Another misconception Sandhu and his team often hear is that there is an “optimal plan.”
“In reality, anything that is optimal from a value standpoint is probably unachievable from an operations standpoint,” he said. “There really needs to be a focus on finding maximum value within an achievable framework.”
RPMGlobal’s XPAC Solutions are built for planning according to different commodities and mining methods. The last few releases have included new features to enhance modelling of haulage within open-pit mines.
“With haulage costs being a major portion of mining costs in pits, these enhancements have allowed for more accurate haulage calculations within the solutions,” Sandhu said. “We have also expanded the range of design capabilities available in all our solutions.”
In November 2019, RPMGlobal unveiled several upgrades for its XECUTE short-term scheduling solution to help expand planning across the mine value chain.
“The market reaction to the new release has been very positive,” Sandhu enthused. “With more clients looking to move to remote operating strategies, and more companies pushing digital strategy agendas harder, XECUTE’s offering as an enterprise mine planning application is filling a gap that other planning products cannot provide. Since the latest release in November, we have made our first sales of XECUTE into Indonesia and Russia and have gained further interest in Western Australia (Australia) and North America.”
Sandhu said one of the most exciting aspects is the enthusiasm with which the industry is embracing new technologies.
“Mining has traditionally been a bit slow to the mark with these sorts of shifts but there is a large amount of activity focused on new technology,” he told E&MJ. “Mining companies are now looking at things like better automation of tasks that have traditionally been very manual across the pit-to-port value chain.
“The other big trend is the accessibility of the new software coming out to market. In the past, mining software was typically reserved for use by those with a high degree of skill in the software. However, with new technology, we are seeing the barrier to entry with new software being reduced.”
Connecting the Dots
The team at the COSMO Stochastic Mine Planning Laboratory, based out of McGill University in Canada, is also looking at ways to optimize planning across the mineral value chain.
“Every few decades, we see a big focus on and new technologies for mine planning, production and scheduling for optimization,” Roussos Dimitrakopoulos, director of the COSMO Lab, told E&MJ. “The current challenge is how to harness new digital technologies to produce more from mining assets that we currently have and those we discover in the future. This brings up the topic of connecting all parts of the mineral value chain, or mining complexes as we like to call them.
“We are developing ways to connect and simultaneously optimize all of the components within a mining complex — from mines to products — to produce more metal, more efficiently and to capitalize on synergies between those components. We are also investigating new ways to treat mine waste.”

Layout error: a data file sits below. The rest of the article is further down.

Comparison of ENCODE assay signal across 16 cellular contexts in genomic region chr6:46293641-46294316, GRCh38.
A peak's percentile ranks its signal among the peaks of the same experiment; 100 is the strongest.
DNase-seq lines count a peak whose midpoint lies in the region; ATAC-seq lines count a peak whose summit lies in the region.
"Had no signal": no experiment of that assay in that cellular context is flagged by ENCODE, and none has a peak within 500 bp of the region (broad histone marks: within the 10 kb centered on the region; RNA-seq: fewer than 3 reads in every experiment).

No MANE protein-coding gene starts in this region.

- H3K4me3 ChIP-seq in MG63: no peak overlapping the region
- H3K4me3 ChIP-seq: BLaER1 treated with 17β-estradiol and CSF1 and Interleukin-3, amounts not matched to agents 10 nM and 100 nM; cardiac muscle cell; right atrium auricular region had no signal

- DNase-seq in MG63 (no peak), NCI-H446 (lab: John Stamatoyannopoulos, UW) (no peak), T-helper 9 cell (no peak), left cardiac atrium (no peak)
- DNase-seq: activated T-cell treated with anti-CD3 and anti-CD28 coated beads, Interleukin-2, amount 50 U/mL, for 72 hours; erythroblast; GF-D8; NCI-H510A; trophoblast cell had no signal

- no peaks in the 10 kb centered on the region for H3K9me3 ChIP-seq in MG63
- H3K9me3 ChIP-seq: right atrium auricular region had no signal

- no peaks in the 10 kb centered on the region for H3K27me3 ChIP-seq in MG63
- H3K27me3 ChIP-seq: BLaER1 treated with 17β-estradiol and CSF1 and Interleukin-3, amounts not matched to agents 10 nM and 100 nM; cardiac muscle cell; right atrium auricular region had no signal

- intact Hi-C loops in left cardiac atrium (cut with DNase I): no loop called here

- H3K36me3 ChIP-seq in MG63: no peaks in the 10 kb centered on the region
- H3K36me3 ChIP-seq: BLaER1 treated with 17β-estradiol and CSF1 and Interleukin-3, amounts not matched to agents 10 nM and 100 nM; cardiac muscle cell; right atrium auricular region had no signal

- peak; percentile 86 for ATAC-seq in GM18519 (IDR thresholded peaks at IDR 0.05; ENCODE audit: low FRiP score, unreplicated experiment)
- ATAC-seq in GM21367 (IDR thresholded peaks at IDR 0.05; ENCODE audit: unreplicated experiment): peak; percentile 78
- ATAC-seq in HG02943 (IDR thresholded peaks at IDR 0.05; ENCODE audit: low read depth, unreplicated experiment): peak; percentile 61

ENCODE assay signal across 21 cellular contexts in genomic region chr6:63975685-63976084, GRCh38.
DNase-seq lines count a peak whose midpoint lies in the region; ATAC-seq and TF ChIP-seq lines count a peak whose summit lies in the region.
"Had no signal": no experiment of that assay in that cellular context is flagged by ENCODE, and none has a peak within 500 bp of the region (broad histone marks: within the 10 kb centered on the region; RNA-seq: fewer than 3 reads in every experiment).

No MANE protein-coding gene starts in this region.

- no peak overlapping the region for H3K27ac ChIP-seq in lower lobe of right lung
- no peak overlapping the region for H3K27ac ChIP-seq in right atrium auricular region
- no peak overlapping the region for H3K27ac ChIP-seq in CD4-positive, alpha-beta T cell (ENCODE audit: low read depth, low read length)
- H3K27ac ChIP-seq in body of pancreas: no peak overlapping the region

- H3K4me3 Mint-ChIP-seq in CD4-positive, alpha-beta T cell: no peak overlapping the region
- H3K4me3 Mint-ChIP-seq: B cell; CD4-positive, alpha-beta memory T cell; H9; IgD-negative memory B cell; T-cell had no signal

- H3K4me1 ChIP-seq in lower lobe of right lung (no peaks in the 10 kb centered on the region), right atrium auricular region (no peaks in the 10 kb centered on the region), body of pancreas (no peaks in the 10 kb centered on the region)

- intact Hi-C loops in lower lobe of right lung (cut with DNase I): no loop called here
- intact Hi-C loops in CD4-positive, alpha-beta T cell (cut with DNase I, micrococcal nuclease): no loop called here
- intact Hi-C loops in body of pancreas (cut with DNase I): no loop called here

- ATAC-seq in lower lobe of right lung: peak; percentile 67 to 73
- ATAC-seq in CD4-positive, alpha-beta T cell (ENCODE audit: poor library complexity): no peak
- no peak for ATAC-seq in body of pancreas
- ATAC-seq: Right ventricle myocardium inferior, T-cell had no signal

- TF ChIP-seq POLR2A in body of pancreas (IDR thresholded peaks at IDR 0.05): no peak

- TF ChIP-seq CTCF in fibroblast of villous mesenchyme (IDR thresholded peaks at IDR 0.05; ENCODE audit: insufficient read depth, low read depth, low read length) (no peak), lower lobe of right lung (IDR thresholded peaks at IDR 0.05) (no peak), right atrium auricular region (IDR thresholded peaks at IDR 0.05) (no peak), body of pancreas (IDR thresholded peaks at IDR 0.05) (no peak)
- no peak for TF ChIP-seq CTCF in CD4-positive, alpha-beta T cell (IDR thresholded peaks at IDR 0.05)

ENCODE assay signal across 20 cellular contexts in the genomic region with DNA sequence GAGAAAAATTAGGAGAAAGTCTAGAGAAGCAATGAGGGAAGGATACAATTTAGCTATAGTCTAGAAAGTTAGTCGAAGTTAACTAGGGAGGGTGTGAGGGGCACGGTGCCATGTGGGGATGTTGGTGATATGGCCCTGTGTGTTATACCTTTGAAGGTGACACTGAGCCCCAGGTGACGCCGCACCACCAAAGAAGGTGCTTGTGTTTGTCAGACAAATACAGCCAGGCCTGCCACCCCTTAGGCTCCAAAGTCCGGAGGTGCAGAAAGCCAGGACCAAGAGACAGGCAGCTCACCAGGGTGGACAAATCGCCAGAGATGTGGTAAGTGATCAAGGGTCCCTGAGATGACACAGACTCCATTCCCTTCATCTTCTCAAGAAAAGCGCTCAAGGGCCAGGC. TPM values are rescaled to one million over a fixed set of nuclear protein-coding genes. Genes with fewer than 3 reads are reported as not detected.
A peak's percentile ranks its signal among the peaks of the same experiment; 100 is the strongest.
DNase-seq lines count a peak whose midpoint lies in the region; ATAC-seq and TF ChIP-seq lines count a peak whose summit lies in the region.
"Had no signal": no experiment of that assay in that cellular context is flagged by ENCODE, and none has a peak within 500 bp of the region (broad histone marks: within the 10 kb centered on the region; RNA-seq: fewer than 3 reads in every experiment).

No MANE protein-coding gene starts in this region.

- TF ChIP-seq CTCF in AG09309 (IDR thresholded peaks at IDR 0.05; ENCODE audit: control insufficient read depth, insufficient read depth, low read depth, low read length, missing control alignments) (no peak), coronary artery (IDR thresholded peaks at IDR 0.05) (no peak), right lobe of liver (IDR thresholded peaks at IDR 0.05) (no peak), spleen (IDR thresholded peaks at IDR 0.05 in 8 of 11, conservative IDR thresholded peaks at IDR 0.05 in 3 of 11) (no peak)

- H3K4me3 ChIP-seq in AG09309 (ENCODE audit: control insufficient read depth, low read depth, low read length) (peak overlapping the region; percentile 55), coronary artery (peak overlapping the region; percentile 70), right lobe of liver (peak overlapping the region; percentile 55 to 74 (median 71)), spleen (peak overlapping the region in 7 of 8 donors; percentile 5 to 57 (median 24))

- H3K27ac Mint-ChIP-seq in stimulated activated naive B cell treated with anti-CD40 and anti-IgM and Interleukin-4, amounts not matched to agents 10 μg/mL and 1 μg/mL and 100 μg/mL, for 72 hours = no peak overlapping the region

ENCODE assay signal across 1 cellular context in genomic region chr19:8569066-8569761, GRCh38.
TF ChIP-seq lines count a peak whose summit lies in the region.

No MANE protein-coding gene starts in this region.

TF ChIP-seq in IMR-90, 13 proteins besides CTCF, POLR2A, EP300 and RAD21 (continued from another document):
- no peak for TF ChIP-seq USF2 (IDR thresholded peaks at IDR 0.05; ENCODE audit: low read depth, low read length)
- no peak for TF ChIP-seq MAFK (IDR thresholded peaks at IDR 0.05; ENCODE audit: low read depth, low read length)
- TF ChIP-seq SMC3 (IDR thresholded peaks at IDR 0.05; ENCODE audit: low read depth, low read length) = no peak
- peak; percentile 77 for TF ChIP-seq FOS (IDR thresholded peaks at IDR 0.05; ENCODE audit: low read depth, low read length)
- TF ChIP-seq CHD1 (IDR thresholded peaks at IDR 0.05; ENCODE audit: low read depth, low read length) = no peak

Stochastic mine planning aims to take into account and generate models that describe the uncertainty of the materials in the ground, as well as uncertainty in operating environment and in the markets.
Dimitrakopoulos explained: “So we start, rather than by saying we have one possible scenario of what’s in the ground, that we have several, to reflect the potential variability of the materials as well as quantify their uncertainty. When you understand what you are extracting, where it could flow and where it could end up, you create a different understanding of the supply of materials that comes from the whole setup.”
“Conventional mine planning methods, although they are very advanced methods, don’t allow for multiple scenarios of what might be in the ground. If you take mine planning software that is on the market, it generally uses what we call deterministic optimization — one input and one output — whereas stochastic optimization allows for multiple inputs to build up a framework that informs and simultaneously optimizes short and long-term mine asset planning. That kind of framework can accommodate uncertainty around what is in the ground and also in the markets, commodity prices, equipment availability… The stochastic framework has been shown to produce more from mining assets than conventional methods.”
One of COSMO’s current research projects is focused on harnessing the vast quantities of data generated by mining equipment and processes, as well as advanced software to create what the team call a “self-learning mining complex.”
“Nowadays, sensors are applied to everything and they generate huge amounts of data. We are looking at ways to capitalize on that information and use it to automatically update models with information on what is in the ground to better inform weekly, daily and hourly planning activities,” said Dimitrakopoulos.
The project uses artificial intelligence to create self-learning, deep neural networks that adapt production schedules in real time. Dimitrakopoulos believes we are only about five years or so away from the self-learning mining complex being a reality.
The COSMO team is also working to understand how stochastic mine planning techniques can be used to optimize the production of mine waste, with a view to better rehabilitating operations at the end-of-life, or even creating new streams of income through the repurposing of what were previously considered waste materials.
“We need to switch our thinking in this area,” Dimitrakopoulos stressed. “Why can’t we take the same technologies and techniques that we use to optimize the production of metals and apply them to engineer waste materials and ensure optimal outcomes in mine rehabilitation as well?
“Understanding how materials flow through mining complexes, and the characteristics of materials that we are sending to the processing plant will play a huge part in that. Metals are not the only products that a mine can produce. We should expand the tools and technologies that we have and apply them to tailings and waste as well.”